I was about mid 20s during the emergency and we were really all flower children. We came out during wood stock and stuff so you know so anyone touching civil liberty was a big problem. But let me tell that from a operating point of view the whole- there was so much fear in the country that they would get locked up for 6 months and no one would know where they were etc., etc., that all the processes- the railways, all the companies ran efficiently. Also you know, we still talk about corruption in India and I think it is one of our biggest problems in India. Corruption was pretty much eliminated because people were too scared that some one would sneak on them and they would be behind bars without anyone doing due diligence or full check or whatever and so really business ran in a transparent fashion and I mention it as being important because in those days government and public sector that means government funded organizations were 80 plus or 90% of your market in terms of where you could sell. Private sector was only 10 or 20%, it was very small. Right! Seeing back to today, I think that has reversed. Government now is somewhat I do not even have to worry about them, they are insignificant- they are a significant buyer by themselves but if I do not need to talk to them I don’t even have to worry about it. Private sector-so to say the private sector has become a large large market and I can survive there. I think the other big difference is, today when you come out with an idea or a product or a service, there are at least 3 to 10 guys who are there around the same time. It is very rare that you would be given a free run for 3 months or 6 months to be able to put something together. I think at that time the market was not that crowded. There were 4 or 5 competitors. In fact the good news for us is there were mainly big houses there weren’t entrepreneurs and so they thought in a completely different phase. There was a difference in the phase in which they were and the phase in which we were. So to some extent we were lucky. We did not really have the intense competition that an entrepreneur would have today. Obviously we had competition; we had a couple of companies that came up. Wipro was one that came up when I was in HCL. That gave us some trouble in the market but they were not too many of them. Today you have got thousands of people, hundreds of people that come up, look at the PC business. You have got local assemblers, you have got everyone starting a PC, some are localized to a city, some are localized to a state and so for a national brand, it tends to be multiple strategies that you have to follow you know- in different parts of the country. And of course the market is much larger! I mean we used to sell a thousand PCs, we used to feel we have done a great job and now you we are talking about 3 million. So it is a completely different scale too.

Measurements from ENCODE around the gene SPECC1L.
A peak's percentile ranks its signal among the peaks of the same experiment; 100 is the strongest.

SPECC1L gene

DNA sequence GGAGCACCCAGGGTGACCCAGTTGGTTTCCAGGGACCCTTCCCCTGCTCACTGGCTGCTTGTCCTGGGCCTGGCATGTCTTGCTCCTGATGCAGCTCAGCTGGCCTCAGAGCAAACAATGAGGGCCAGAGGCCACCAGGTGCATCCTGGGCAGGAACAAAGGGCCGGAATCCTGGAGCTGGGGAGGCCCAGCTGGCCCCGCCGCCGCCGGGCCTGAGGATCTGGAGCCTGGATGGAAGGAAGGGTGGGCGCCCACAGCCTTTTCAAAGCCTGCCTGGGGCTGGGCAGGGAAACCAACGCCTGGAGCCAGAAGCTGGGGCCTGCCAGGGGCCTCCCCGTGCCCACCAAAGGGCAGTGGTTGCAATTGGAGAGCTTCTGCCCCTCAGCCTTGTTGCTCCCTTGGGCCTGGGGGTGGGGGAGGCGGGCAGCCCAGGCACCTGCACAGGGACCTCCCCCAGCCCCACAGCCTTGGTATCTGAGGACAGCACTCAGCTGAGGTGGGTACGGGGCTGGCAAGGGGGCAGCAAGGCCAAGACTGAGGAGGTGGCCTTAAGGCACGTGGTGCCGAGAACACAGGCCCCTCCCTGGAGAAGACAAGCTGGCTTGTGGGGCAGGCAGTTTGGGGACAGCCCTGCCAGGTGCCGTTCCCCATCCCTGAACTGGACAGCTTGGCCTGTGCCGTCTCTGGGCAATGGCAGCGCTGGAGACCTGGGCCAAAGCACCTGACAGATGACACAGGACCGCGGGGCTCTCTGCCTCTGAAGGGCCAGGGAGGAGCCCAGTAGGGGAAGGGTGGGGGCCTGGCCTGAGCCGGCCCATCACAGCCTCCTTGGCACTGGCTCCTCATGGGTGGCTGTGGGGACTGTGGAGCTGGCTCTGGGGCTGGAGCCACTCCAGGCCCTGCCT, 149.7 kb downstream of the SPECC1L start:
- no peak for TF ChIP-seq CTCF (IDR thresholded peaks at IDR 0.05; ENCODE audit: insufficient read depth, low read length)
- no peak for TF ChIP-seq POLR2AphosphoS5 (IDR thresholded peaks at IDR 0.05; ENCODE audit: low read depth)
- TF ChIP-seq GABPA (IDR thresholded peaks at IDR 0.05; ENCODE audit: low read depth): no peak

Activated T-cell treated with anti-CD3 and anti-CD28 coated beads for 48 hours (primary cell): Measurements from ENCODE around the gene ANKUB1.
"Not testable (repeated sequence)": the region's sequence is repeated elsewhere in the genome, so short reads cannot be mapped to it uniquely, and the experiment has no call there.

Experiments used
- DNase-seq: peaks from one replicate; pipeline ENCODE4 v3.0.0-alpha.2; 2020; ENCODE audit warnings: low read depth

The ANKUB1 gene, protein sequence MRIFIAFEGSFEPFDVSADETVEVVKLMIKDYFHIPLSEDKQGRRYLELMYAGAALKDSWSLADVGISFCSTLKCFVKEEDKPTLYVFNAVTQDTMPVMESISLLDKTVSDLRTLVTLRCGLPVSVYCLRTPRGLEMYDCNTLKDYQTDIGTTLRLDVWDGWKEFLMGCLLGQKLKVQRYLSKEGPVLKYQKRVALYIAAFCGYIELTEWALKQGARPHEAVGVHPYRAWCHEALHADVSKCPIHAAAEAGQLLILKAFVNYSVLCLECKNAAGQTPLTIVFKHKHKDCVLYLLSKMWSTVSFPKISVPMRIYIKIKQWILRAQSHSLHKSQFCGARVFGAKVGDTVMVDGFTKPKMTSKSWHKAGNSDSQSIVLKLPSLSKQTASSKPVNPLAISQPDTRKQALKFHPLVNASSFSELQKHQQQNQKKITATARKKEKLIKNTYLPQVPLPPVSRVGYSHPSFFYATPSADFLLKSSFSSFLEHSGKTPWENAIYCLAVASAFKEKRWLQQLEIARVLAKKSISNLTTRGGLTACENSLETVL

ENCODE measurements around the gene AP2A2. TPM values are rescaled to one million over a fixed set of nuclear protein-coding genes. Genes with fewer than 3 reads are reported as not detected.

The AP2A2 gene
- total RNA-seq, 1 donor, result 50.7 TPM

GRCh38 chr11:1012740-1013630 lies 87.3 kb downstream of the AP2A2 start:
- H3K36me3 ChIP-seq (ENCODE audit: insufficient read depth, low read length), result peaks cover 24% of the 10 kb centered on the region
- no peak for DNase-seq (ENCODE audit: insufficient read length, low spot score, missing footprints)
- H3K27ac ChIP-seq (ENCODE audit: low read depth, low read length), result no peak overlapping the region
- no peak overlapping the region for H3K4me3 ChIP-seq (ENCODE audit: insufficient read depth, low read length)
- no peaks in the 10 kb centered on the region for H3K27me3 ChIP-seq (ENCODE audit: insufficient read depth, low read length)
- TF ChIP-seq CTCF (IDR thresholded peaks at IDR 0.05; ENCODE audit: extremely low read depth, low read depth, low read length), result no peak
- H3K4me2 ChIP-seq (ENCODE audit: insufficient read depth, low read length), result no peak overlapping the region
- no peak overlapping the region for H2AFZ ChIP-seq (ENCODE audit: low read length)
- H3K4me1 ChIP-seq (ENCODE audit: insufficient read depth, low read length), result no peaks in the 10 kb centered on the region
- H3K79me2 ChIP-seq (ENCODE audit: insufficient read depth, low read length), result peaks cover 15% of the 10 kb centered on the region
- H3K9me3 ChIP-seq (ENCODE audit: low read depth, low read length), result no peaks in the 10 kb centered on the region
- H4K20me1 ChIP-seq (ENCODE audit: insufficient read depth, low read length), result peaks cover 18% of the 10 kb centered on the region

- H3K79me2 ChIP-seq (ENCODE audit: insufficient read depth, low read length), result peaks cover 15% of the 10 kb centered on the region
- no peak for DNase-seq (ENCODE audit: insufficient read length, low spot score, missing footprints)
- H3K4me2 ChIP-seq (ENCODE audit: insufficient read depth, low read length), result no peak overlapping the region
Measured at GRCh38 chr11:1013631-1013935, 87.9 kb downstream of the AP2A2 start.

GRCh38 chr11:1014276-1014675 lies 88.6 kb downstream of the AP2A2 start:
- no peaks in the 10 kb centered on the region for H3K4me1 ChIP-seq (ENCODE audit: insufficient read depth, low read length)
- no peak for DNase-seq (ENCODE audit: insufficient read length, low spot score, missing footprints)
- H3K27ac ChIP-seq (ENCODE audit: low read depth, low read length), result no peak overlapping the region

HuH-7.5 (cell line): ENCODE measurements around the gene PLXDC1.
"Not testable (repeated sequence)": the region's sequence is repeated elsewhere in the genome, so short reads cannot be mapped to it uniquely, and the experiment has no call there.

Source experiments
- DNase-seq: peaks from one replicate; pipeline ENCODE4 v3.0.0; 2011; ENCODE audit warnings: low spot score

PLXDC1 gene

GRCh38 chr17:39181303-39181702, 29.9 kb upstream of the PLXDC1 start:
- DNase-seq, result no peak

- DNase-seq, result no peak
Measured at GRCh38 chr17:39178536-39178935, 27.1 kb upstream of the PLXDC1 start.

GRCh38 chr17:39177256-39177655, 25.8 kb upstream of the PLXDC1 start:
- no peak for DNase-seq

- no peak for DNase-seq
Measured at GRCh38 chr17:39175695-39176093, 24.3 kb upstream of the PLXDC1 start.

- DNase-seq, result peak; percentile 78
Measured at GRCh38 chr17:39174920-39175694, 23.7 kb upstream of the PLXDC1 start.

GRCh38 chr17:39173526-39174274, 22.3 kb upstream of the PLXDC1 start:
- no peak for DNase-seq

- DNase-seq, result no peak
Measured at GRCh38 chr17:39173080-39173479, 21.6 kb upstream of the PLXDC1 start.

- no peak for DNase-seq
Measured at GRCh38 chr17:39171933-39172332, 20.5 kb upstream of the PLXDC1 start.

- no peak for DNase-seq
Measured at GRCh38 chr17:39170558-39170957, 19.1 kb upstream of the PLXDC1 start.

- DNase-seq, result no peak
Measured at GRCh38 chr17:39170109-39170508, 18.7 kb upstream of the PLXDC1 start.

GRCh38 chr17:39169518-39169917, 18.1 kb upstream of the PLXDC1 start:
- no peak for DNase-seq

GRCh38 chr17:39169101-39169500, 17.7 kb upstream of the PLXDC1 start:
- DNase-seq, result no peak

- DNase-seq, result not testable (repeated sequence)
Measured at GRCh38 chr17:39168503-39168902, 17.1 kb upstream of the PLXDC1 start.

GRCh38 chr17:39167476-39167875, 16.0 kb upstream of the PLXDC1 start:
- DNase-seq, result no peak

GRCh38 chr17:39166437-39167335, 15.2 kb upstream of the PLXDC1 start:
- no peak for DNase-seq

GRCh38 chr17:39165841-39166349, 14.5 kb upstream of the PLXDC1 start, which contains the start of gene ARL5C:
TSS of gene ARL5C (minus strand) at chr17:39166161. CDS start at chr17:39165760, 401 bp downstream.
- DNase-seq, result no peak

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  • So one of the challenges for you to grow, I would suspect would be human capital because if these cash cows from the financial companies is being opened up and you are getting some of the work outsourced or given to you, you now have to find the right people with the right expertise. Is human capital one of the constraints that you are going to face moving forward?

    Yes, human capital has always been an issue. I mean you never get as many good people as you want to get all the time. But I think-again let me tell you what is happening in India. It is because of the decisions slow down in the US and because of the fact that people have these huge recruiting plans, a lot of campus recruiting this year has either been deferred or people have written back to people they have recruited saying they are withdrawing the appointment letter or they are deferring it indefinitely. So all of a sudden if I look at a campus fresher level, I am able to pick up any number of people I want and from our normal 100 people that we pick up every year-a 150 people, we are actually looking at- we have already taken a 100 plus this year, we are looking at adding 500 more in the next 4 or 5 months. In a way you are right, we expected the ramp up to be a lot slower than we thought we would be able to do but again because of the circumstances in the market we are able to ramp up a lot quicker and really go back to our prospects and our customers and say I can do it a lot quicker than I originally mentioned because of this.